# Data Visualization with Matplotlib II

Hi and welcome

In the last post, Data Visualization with Matplotlib I, we introduced the concept of Matplotlib and different kinds of plots and charts. In this post , we shall be considering some other charts and styling.

## Histogram

The histogram is used on continuous data that could be grouped or expressed in terms of groups. For instance , ages of individuals can be expressed in terms of intervals , which is seen as groups. These groups are also called bins. Matplotlib is designed in such a way that when the number of bins or the limits of the bins are not given , it uses a default of 10 bins.

```
1 import numpy as np
2 import matplotlib.pyplot as pl
3 #The magic function below is to be used only on jupyter notebook or jupyterlab
4 %matplotlib inline
5 np.random.seed(20)
6 ages=np.random.randint(1,40,20) #
7 plt.hist(ages)
8 plt.show() # not necessary in jupyterlab or notebook
```

The output is

We can specify the number of bins we need

```
1 import numpy as np
2 import matplotlib.pyplot as pl
3 np.random.seed(20)
4 ages=np.random.randint(1,40,20) #
5 plt.hist(ages,bins=4)
6 plt.show()
```

We can also specify the boundaries of each interval , as shown below

```
1 import numpy as np
2 import matplotlib.pyplot as pl
3 np.random.seed(20)
4 ages=np.random.randint(1,40,20) #
5 plt.hist(ages,bins=[1,10,20,30,40])
6 plt.show()
```

bins=[1,10,20,30,40], simply means the first interval is *1-10*, the second is *10-20* and so on.

Now , before we consider some other charts , let's see our we can customize our charts to look better and more presentable.

## Styling

To style a chart , so many things can be changed or added, like colors, axes titles and labels and graph title. Legends can be added , especially if we have so many components on the same graph. We can include annotations , and so on. Enough talking , let's get to action by starting some where.

##Graph and axes title To illustrate this , let's consider a bar chart which shows the reported cases of corona virus.

```
1 import numpy as np
2 import matplotlib.pyplot as plt
3 continents =["A","B","C","D"]
4 cases =[10,23,19,23]
5 plt.bar(continents ,cases )
6 plt.title("Reported cases of Cov-19")# This takes care of the graph title
7 plt.xlabel("Continents")# The title on the x- axis
8 plt.ylabel("Number of cases") # The title on the y-axis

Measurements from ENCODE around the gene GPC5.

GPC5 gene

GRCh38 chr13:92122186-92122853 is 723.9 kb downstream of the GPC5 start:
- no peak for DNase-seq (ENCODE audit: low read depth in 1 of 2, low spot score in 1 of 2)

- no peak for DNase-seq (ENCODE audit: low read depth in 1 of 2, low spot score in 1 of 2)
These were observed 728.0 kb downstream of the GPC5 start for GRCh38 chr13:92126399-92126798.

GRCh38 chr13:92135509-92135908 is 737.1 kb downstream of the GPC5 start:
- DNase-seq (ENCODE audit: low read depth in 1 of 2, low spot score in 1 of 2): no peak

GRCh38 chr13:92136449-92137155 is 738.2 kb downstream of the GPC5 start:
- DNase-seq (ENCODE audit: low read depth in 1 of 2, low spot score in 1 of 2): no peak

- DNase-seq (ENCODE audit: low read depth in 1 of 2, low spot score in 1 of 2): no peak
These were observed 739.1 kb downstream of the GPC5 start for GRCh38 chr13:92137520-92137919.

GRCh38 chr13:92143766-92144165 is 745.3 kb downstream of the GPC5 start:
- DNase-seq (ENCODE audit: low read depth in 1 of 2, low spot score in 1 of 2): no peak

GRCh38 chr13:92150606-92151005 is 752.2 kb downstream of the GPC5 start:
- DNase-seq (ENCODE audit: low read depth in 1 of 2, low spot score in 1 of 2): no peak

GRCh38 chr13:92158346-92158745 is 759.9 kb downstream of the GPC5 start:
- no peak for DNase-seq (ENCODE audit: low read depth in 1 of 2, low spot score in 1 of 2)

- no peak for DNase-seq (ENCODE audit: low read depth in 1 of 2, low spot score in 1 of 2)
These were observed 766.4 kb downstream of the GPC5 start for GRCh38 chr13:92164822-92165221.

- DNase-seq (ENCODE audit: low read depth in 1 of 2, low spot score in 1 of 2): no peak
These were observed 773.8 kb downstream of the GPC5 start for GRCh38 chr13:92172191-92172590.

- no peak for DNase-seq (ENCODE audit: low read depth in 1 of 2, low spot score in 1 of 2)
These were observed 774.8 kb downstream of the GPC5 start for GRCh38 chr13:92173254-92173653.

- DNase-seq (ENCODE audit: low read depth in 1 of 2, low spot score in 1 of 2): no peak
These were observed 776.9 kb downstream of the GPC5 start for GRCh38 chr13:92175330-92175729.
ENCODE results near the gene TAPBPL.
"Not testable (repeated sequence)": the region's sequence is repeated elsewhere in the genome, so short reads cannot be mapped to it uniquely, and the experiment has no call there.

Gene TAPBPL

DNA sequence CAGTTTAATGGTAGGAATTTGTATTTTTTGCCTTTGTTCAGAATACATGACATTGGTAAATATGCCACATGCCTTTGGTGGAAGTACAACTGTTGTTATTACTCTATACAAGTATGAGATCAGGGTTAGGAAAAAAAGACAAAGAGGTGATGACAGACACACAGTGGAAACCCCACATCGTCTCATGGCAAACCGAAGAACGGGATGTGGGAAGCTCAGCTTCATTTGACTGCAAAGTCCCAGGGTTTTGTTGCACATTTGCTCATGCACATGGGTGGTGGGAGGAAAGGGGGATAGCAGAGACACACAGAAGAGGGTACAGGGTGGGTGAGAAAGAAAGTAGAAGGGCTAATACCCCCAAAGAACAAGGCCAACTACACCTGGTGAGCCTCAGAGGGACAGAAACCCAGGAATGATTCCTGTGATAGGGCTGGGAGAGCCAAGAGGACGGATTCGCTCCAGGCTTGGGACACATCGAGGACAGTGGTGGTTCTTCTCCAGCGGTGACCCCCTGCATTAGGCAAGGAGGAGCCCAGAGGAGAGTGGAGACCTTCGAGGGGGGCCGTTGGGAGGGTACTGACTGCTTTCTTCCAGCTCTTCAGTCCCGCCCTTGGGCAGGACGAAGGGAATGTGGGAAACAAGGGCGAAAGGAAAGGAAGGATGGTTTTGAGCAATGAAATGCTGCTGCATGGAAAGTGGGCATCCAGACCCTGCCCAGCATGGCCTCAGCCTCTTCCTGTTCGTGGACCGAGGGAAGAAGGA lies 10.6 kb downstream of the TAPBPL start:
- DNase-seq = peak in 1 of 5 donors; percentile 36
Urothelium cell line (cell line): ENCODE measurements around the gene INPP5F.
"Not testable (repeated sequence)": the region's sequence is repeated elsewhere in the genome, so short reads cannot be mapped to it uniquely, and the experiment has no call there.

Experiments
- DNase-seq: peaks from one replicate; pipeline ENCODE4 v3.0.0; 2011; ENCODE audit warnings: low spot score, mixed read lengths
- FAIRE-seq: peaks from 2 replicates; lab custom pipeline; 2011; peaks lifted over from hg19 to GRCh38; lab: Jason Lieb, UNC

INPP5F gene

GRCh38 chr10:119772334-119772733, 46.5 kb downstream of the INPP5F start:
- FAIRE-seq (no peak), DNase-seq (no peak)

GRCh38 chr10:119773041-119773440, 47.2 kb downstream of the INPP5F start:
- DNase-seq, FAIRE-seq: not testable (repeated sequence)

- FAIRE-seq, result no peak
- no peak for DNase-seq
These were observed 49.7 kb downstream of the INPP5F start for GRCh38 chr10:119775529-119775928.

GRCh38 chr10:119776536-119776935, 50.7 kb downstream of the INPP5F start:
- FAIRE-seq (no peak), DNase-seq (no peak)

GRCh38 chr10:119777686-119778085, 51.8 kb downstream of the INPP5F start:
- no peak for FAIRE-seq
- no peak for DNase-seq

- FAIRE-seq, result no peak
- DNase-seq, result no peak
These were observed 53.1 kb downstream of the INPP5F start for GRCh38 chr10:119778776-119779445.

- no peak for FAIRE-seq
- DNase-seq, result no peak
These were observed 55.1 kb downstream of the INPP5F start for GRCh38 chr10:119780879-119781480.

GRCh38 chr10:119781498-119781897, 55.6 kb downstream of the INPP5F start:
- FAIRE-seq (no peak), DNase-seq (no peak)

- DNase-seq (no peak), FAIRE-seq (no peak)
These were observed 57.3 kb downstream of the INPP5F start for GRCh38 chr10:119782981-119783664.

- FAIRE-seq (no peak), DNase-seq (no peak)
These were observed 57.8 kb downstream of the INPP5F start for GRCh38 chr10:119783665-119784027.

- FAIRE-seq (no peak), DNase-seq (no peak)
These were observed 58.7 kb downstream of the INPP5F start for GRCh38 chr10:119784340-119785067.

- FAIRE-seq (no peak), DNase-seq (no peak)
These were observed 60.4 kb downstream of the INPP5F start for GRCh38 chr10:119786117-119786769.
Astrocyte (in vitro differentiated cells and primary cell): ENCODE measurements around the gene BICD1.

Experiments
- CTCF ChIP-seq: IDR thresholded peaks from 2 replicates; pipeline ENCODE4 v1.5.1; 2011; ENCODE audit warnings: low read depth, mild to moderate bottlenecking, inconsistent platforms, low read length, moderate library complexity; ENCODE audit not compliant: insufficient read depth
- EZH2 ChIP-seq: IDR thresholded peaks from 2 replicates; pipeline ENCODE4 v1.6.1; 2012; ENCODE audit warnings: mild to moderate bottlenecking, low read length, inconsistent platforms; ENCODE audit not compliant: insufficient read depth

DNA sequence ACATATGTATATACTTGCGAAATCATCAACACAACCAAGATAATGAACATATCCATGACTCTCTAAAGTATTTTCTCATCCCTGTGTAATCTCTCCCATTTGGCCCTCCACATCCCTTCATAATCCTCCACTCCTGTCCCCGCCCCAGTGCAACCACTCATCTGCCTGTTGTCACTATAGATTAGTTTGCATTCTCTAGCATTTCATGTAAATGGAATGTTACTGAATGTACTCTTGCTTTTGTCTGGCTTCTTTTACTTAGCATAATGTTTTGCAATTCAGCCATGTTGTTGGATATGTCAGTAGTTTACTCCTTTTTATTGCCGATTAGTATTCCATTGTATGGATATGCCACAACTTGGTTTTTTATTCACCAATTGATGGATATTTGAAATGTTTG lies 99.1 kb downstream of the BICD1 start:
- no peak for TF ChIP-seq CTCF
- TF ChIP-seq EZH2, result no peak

```

This is as shown

Legend and grid Grid lines are lines parallel to the axes. They run at regular intervals. By default, the grid lines are turned off. To turn them on or make them visible, we use the. grid() method, which takes in the state of the grid as it's argument. The default case is False , hence we need to change it to be true, this is as shown in the graph below, which also illustrates how two graphs can be plotted in one figure.

Without grid

```
1 x=np.linspace(-10,10,1000)
2 sine=np.sin(x)
3 cosine=np.cos(x)
4 plt. plot(x, sine)
5 plt. plot(x,cosine)
```

With grid

```
1 x=np.linspace(-10,10,1000)
2 sine=np.sin(x)
3 cosine=np.cos(x)
4 plt. plot(x, sine)
5 plt. plot(x,cosine)
6 plt. grid(True) # This turns on the grid system
```

Notice that we have two graphs on the same figure and though they have different colours but we can't tell which is for sine and which is for cosine, hence we need a legend to distinguish between the two.

There are different ways to include legends. We can use the. legend() method, then pass in labels for each plot, in the order we want them. For instance, in the graph above, the sine graph comes before the cosine graph, hence we need to include the label for the sine graph before the cosine graph as shown below.

```
1 import numpy as np
2 x=np.linspace(-10,10,1000)
3 sine=np.sin(x)
4 cosine=np.cos(x)
5 plt. plot(x, sine)
6 plt. plot(x,cosine)
7 plt. grid(True)
8 plt.legend(["Sine plot", "Cosine plot"])
```

The above method is not a good one, because if for some reason, we change the order of the graphs, then we would have to change the order of the labels in the .legend So, we can use another method, in which we include the labels of each plot in the plot, then just call the .legend() method with no argument. The labels would be taken automatically from the graphs in the order in which they appear. So even if we include a new graph or change the order of the graphs, we need not worry since every thing would be ordered.

```
1 import numpy as np
2 x=np.linspace(-10,10,1000)
3 sine=np.sin(x)
4 cosine=np.cos(x)
5 plt. plot(x, sine,label="Sine plot")
6 plt. plot(x,cosine,label="Cosine plot")
7 plt. grid(True)
8 plt.legend()
```

## Conclusion

From the sessions above, it is obvious that styling with matplotlib is simple. There are more styling options available. In the next post , we shall look at these styling options and how we can utilize them in other advanced plots.
So, have a nice practice section.

See you in the next post.

This post is part of a series of blog post on the Matplotlib library , based on the course

Practical Machine Learning Course from The Port Harcourt School of AI (pmlcourse).

## No Comments Yet